Canada’s recent federal election changed the political landscape of our nation overnight and just a few days later former prime minister, Stephen Harper, and then prime minister-designate, Justin Trudeau, stood shoulder to shoulder to lay a wreath in remembrance of two soldiers slain last October. The ability to change government in our country was achieved with remarkable peacefulness. In Canada we expect that to be so. And it is. Yet our enviable democratic process exists and persists because of the values and vigilance of Canadians, many of whom have given their lives for it in times of war. Remembrance Day is more than a single day. It is woven into the fabric of our identity.
In her picture book, In Flanders Fields: The Story of the Poem by John McCrae, Linda Granfield captures this well-loved poem for children. The pictures and format of the book offer young children time to imagine a past they did not live through, and the opportunity to reflect about the sacrifice of soldiers in World War I.
But even if children begin to grasp an historical perspective about war, the complexity of why people and nations go to war is challenging to explain. Freedom is not a simple concept. Without respect for others, for example, individual or political freedom can turn into tyranny. Freedom is an abstract idea that has to be examined and questioned before it can be understood, especially among children who developmentally think in concrete ways.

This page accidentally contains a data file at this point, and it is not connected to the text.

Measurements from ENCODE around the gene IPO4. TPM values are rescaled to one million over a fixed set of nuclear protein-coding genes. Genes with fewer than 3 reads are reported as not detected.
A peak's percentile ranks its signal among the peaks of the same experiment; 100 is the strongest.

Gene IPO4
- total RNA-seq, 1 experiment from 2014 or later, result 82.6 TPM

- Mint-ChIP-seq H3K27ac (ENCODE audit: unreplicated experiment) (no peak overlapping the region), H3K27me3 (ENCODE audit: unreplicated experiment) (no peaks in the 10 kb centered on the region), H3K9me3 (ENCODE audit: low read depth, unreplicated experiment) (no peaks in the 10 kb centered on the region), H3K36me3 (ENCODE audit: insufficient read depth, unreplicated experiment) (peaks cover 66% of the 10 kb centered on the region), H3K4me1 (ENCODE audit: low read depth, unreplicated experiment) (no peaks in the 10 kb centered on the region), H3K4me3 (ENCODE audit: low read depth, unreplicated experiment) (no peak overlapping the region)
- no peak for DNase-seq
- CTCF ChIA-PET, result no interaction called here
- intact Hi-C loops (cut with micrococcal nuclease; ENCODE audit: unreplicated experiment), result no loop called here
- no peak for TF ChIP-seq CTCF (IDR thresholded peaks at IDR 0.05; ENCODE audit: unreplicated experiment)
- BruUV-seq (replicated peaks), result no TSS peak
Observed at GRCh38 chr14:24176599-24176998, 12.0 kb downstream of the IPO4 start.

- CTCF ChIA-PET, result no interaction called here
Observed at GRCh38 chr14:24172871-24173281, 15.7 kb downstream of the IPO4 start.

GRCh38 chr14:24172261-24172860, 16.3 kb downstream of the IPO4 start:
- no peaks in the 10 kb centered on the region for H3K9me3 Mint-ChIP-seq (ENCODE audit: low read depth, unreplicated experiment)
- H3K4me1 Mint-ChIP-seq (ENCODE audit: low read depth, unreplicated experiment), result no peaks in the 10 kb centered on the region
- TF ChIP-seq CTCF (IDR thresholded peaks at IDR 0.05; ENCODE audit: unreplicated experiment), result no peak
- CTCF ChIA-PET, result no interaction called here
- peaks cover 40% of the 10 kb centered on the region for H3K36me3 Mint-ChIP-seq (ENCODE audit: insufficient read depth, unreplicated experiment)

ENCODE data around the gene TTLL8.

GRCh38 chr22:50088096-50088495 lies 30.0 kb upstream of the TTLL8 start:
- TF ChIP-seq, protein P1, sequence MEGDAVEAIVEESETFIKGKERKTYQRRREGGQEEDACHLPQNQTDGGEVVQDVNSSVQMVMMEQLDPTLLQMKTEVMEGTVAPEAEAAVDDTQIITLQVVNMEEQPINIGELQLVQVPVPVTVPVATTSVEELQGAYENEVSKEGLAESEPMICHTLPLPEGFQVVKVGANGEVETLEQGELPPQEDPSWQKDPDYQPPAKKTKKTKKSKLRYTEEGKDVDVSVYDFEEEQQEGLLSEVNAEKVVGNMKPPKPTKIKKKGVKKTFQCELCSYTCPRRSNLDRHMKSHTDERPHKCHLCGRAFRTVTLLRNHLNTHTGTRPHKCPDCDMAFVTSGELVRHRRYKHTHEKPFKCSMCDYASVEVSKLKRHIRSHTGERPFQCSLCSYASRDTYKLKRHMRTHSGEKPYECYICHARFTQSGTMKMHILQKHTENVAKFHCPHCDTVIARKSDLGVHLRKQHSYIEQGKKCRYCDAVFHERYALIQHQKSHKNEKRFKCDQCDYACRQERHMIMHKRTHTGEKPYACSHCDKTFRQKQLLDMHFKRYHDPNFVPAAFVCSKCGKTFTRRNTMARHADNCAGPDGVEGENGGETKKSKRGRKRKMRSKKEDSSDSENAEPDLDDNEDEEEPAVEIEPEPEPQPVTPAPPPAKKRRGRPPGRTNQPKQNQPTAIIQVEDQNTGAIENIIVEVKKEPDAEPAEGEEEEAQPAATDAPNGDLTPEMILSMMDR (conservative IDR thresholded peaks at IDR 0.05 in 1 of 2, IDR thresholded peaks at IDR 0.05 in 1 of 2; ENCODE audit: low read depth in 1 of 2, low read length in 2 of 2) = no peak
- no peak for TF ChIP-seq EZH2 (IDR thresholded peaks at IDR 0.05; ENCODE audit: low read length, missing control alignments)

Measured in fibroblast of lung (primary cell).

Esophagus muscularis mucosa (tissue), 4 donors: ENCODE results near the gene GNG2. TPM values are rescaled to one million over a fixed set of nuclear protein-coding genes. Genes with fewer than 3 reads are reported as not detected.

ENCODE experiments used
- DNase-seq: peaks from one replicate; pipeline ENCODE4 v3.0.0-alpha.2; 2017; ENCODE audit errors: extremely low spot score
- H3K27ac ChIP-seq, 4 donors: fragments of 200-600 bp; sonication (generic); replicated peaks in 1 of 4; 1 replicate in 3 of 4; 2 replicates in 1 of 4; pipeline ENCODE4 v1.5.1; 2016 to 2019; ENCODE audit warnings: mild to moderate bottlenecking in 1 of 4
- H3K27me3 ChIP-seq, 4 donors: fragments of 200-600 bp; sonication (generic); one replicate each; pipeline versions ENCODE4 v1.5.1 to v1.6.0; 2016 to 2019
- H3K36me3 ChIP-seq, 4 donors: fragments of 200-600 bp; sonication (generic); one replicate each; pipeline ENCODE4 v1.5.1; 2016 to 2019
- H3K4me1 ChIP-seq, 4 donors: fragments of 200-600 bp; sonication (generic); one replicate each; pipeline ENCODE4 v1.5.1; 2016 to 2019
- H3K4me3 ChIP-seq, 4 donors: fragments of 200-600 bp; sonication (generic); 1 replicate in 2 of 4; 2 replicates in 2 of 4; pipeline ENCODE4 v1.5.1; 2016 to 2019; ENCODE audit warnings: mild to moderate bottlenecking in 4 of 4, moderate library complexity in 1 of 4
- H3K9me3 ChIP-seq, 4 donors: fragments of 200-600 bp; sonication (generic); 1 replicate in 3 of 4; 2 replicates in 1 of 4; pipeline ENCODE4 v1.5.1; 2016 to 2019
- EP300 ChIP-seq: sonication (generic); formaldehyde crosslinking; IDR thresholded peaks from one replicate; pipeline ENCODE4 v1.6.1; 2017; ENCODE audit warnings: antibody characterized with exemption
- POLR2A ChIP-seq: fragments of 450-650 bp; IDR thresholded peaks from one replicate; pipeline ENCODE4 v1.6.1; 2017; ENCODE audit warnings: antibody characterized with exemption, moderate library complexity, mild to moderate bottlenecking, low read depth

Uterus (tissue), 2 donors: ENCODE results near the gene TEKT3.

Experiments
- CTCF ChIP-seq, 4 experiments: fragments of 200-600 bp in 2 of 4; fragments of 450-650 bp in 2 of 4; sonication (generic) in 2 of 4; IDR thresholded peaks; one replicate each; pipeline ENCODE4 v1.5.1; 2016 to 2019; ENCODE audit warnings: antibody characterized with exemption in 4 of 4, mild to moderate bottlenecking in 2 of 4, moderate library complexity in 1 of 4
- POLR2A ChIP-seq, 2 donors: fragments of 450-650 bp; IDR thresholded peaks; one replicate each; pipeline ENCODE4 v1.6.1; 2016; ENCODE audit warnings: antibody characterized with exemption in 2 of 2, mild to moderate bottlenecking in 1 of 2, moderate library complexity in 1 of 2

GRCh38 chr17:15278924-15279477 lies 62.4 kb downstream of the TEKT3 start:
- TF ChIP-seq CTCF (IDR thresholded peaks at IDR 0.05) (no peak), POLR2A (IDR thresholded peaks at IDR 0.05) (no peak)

Dreams of Freedom, published in 2015 in association with Amnesty International, is a beautiful picture book for children. The book shares quotes from champions of freedom, such as Nelson Mandela, Anne Frank, Malala Yousafzai, Chief Standing Bear, with interpretations of their words expressed by various artists throughout the world. The illustrations on each page are engaging for preschoolers through their use of colour and detail. For children who are a little older, the pictures provoke thought and suggest how freedom can be discussed with children in ways that relate to their lives. The book could be shared by looking only at a two-page spread focused on one depiction of freedom. By letting children choose the picture or idea that captivates them the most, we discover how our children are ready to explore and talk about freedom. Of course the book could also be shared by reading it page by page from beginning to end. The final pages of the book include brief biographies of the authors and illustrators. This will be of interest to older children wanting deeper knowledge about writers, artists, and history.
In the forward of this book Michael Morpurgo, author and former Children’s Laureate, writes “Dreams of Freedom is a feast of visual stories – brave words and beautiful pictures, woven together to inspire young readers to stand up for others and to make a difference. It gives me great hope for the freedom of future generations. “